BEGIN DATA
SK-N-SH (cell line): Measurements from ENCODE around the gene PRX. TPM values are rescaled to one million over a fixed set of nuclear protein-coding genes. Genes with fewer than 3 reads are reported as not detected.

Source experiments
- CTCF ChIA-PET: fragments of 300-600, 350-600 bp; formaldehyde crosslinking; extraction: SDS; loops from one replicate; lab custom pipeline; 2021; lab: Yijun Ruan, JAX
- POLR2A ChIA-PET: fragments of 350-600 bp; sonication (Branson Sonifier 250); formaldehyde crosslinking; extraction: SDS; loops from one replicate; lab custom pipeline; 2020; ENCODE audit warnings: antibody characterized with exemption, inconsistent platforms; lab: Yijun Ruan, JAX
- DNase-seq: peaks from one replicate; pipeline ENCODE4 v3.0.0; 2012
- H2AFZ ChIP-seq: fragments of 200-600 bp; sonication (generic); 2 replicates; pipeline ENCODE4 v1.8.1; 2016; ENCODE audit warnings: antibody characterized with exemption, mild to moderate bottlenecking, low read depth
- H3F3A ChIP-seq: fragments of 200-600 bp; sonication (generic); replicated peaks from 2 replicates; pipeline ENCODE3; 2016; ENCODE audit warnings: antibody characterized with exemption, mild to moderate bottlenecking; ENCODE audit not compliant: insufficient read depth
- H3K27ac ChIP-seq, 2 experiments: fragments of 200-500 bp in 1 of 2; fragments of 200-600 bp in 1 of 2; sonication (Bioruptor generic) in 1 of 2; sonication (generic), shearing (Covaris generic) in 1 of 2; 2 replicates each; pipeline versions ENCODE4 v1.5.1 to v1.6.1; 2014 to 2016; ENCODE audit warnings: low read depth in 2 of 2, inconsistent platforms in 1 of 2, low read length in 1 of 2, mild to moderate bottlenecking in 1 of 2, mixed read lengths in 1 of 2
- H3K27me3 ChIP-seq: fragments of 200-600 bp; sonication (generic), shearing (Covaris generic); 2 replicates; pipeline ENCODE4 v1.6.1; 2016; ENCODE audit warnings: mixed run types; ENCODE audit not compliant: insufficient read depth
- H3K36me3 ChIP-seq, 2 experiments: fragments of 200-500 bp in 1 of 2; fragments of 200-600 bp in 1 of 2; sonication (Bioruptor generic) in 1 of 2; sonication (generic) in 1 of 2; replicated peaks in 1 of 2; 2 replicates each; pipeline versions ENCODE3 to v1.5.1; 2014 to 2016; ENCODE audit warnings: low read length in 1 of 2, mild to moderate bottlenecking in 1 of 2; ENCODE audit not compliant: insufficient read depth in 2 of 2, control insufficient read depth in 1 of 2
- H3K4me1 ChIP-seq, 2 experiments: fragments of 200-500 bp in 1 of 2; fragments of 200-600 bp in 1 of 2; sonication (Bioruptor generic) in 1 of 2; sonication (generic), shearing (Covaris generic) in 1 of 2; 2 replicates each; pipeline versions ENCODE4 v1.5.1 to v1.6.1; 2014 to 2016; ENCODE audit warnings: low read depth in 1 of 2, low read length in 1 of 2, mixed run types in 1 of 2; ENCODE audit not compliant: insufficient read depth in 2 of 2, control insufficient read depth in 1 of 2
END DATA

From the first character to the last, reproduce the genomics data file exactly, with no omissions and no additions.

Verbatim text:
SK-N-SH (cell line): Measurements from ENCODE around the gene PRX. TPM values are rescaled to one million over a fixed set of nuclear protein-coding genes. Genes with fewer than 3 reads are reported as not detected.

Source experiments
- CTCF ChIA-PET: fragments of 300-600, 350-600 bp; formaldehyde crosslinking; extraction: SDS; loops from one replicate; lab custom pipeline; 2021; lab: Yijun Ruan, JAX
- POLR2A ChIA-PET: fragments of 350-600 bp; sonication (Branson Sonifier 250); formaldehyde crosslinking; extraction: SDS; loops from one replicate; lab custom pipeline; 2020; ENCODE audit warnings: antibody characterized with exemption, inconsistent platforms; lab: Yijun Ruan, JAX
- DNase-seq: peaks from one replicate; pipeline ENCODE4 v3.0.0; 2012
- H2AFZ ChIP-seq: fragments of 200-600 bp; sonication (generic); 2 replicates; pipeline ENCODE4 v1.8.1; 2016; ENCODE audit warnings: antibody characterized with exemption, mild to moderate bottlenecking, low read depth
- H3F3A ChIP-seq: fragments of 200-600 bp; sonication (generic); replicated peaks from 2 replicates; pipeline ENCODE3; 2016; ENCODE audit warnings: antibody characterized with exemption, mild to moderate bottlenecking; ENCODE audit not compliant: insufficient read depth
- H3K27ac ChIP-seq, 2 experiments: fragments of 200-500 bp in 1 of 2; fragments of 200-600 bp in 1 of 2; sonication (Bioruptor generic) in 1 of 2; sonication (generic), shearing (Covaris generic) in 1 of 2; 2 replicates each; pipeline versions ENCODE4 v1.5.1 to v1.6.1; 2014 to 2016; ENCODE audit warnings: low read depth in 2 of 2, inconsistent platforms in 1 of 2, low read length in 1 of 2, mild to moderate bottlenecking in 1 of 2, mixed read lengths in 1 of 2
- H3K27me3 ChIP-seq: fragments of 200-600 bp; sonication (generic), shearing (Covaris generic); 2 replicates; pipeline ENCODE4 v1.6.1; 2016; ENCODE audit warnings: mixed run types; ENCODE audit not compliant: insufficient read depth
- H3K36me3 ChIP-seq, 2 experiments: fragments of 200-500 bp in 1 of 2; fragments of 200-600 bp in 1 of 2; sonication (Bioruptor generic) in 1 of 2; sonication (generic) in 1 of 2; replicated peaks in 1 of 2; 2 replicates each; pipeline versions ENCODE3 to v1.5.1; 2014 to 2016; ENCODE audit warnings: low read length in 1 of 2, mild to moderate bottlenecking in 1 of 2; ENCODE audit not compliant: insufficient read depth in 2 of 2, control insufficient read depth in 1 of 2
- H3K4me1 ChIP-seq, 2 experiments: fragments of 200-500 bp in 1 of 2; fragments of 200-600 bp in 1 of 2; sonication (Bioruptor generic) in 1 of 2; sonication (generic), shearing (Covaris generic) in 1 of 2; 2 replicates each; pipeline versions ENCODE4 v1.5.1 to v1.6.1; 2014 to 2016; ENCODE audit warnings: low read depth in 1 of 2, low read length in 1 of 2, mixed run types in 1 of 2; ENCODE audit not compliant: insufficient read depth in 2 of 2, control insufficient read depth in 1 of 2